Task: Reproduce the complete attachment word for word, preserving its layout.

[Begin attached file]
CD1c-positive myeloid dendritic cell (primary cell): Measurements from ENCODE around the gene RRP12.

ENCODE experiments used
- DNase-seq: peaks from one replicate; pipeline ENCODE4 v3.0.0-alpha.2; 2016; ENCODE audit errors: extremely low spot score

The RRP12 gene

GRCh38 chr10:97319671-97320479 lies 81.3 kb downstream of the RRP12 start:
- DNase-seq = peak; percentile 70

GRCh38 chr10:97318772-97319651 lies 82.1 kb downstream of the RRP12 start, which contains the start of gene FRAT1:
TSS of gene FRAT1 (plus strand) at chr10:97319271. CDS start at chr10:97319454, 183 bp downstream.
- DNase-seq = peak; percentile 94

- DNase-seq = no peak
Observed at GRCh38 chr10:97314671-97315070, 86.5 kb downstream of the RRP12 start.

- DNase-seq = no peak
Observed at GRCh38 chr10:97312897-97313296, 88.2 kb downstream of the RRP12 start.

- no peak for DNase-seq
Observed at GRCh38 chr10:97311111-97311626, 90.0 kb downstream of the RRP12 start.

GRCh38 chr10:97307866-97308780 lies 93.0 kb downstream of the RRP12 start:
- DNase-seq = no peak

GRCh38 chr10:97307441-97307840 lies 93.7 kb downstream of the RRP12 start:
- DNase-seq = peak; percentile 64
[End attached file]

CD1c-positive myeloid dendritic cell (primary cell): Measurements from ENCODE around the gene RRP12.

ENCODE experiments used
- DNase-seq: peaks from one replicate; pipeline ENCODE4 v3.0.0-alpha.2; 2016; ENCODE audit errors: extremely low spot score

The RRP12 gene

GRCh38 chr10:97319671-97320479 lies 81.3 kb downstream of the RRP12 start:
- DNase-seq = peak; percentile 70

GRCh38 chr10:97318772-97319651 lies 82.1 kb downstream of the RRP12 start, which contains the start of gene FRAT1:
TSS of gene FRAT1 (plus strand) at chr10:97319271. CDS start at chr10:97319454, 183 bp downstream.
- DNase-seq = peak; percentile 94

- DNase-seq = no peak
Observed at GRCh38 chr10:97314671-97315070, 86.5 kb downstream of the RRP12 start.

- DNase-seq = no peak
Observed at GRCh38 chr10:97312897-97313296, 88.2 kb downstream of the RRP12 start.

- no peak for DNase-seq
Observed at GRCh38 chr10:97311111-97311626, 90.0 kb downstream of the RRP12 start.

GRCh38 chr10:97307866-97308780 lies 93.0 kb downstream of the RRP12 start:
- DNase-seq = no peak

GRCh38 chr10:97307441-97307840 lies 93.7 kb downstream of the RRP12 start:
- DNase-seq = peak; percentile 64